IN a treatment of the relation between art and sexual life the facts must necessarily be classified under two different headings, namely, the influence of artistic activity upon sexual selection and the importance of erotic motives in works of art. These two points of view have indeed often been confounded with each other. But it will soon appear from the following how indispensable it is to maintain the distinction between them.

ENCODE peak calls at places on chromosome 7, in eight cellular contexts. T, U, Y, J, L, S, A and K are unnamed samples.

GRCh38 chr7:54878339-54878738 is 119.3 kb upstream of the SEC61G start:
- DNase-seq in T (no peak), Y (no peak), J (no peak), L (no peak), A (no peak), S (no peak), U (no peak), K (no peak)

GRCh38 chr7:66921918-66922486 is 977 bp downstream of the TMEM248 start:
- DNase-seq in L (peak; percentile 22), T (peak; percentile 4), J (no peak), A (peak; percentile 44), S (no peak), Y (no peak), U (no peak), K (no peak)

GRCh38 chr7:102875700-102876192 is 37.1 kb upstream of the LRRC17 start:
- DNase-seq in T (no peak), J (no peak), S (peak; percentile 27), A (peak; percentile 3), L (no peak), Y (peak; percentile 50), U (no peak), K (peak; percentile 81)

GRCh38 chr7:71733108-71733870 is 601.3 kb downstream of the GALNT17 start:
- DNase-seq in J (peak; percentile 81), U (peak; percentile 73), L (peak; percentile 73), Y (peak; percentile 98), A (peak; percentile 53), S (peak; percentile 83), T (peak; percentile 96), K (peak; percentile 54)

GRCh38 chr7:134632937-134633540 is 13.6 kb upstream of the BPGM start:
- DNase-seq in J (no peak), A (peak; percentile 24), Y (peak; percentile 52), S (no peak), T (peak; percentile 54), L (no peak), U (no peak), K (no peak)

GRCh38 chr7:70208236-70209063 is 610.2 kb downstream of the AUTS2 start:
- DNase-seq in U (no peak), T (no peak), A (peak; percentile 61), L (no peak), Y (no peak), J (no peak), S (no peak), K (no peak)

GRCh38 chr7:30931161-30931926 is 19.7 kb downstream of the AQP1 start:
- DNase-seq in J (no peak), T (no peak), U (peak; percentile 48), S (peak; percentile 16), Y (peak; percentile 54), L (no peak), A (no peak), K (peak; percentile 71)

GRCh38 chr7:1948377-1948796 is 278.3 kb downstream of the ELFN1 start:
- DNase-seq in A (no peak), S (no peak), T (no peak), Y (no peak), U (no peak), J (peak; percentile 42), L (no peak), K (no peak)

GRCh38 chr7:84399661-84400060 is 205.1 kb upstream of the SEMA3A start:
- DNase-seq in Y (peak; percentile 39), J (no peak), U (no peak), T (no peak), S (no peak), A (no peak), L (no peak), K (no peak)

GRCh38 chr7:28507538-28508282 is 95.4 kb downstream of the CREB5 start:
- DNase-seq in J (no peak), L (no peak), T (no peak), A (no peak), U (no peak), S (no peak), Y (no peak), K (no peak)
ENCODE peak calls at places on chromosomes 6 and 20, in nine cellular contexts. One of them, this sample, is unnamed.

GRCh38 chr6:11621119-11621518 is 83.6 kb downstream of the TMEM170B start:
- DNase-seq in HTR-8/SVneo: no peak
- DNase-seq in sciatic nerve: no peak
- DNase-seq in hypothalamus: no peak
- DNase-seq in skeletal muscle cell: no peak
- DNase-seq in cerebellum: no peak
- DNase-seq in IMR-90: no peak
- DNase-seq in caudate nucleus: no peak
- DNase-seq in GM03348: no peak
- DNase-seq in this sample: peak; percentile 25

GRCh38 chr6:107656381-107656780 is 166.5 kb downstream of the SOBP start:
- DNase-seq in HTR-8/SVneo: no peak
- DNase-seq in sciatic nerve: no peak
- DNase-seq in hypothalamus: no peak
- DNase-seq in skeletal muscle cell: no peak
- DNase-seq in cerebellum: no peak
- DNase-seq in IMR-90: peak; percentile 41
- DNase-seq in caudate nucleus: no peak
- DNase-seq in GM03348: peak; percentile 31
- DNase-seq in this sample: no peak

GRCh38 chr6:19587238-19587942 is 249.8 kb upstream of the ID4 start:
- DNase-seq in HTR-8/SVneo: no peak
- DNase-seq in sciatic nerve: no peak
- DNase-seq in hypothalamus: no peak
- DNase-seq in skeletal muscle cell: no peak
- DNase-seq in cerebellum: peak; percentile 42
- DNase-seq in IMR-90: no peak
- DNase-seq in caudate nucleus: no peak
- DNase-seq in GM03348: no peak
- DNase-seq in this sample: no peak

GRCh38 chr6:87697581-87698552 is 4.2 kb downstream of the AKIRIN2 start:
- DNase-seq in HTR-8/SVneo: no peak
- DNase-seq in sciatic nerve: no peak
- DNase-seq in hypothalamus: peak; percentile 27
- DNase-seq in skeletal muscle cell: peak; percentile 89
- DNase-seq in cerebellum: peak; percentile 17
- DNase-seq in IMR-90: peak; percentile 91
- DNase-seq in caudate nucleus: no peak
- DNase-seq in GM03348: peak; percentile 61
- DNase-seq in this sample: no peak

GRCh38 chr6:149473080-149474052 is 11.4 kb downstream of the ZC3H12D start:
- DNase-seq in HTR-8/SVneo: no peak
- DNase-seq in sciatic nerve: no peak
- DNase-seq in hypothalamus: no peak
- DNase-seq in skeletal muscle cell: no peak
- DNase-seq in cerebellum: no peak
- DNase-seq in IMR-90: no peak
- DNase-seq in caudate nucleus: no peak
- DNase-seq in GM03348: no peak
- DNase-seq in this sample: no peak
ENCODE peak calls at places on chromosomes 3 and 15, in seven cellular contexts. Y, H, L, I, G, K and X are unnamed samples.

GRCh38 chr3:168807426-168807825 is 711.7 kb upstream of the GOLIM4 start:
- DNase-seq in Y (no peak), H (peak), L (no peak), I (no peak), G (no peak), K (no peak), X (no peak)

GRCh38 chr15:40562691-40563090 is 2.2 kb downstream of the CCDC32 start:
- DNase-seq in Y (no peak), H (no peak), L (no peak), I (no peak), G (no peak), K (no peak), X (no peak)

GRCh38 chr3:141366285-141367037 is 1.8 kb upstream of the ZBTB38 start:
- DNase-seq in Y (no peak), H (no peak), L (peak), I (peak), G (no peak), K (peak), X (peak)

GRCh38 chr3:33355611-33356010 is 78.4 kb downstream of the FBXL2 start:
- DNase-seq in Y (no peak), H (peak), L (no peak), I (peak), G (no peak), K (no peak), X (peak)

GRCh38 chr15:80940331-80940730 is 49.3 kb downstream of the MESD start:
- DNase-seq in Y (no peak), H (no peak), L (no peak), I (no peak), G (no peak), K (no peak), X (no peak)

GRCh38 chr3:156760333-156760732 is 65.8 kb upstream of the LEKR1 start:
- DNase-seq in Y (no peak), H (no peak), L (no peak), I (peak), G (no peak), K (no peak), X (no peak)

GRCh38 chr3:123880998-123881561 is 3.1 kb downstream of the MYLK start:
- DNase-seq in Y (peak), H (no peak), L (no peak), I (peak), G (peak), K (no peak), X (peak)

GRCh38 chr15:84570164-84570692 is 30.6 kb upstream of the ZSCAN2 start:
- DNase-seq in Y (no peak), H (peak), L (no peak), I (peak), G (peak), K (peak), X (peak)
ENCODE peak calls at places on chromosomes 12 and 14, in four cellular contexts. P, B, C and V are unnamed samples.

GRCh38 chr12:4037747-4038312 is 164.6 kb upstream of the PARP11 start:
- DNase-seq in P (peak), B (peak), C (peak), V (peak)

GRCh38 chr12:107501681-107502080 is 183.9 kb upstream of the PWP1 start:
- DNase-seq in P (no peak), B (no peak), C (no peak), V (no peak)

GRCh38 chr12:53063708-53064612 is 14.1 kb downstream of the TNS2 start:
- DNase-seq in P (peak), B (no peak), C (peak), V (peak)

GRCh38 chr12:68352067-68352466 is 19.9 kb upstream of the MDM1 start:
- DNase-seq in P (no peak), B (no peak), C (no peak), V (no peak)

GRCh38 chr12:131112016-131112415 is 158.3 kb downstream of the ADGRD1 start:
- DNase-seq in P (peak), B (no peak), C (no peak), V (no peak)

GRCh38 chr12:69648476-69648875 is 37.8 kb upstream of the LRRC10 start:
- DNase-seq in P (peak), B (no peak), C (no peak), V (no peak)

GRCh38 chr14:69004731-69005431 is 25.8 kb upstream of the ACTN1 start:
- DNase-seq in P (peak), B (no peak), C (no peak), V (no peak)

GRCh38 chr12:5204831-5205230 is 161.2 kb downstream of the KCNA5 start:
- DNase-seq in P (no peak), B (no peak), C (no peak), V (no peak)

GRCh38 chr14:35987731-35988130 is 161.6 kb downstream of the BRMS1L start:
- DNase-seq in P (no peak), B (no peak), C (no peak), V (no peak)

In modern literature there has scarcely appeared any treatise of the same importance, not only for the theory of art, but also for æsthetic proper, as the chapters on sexual selection in The Descent of Man. As is well known, Darwin supposes a necessary connection between beauty and art. He takes it, for granted that music, poetry, drama, and the rest chiefly aim at pleasing. When he sees that activities and forms, which at least technically correspond to the various kinds of art, are to be met with not only among the lower tribes of man, but even among some of the higher animals, he therefore explains these forms and activities as emanating from a conscious or unconscious endeavour to please through beauty. And for this endeavour he finds a reason in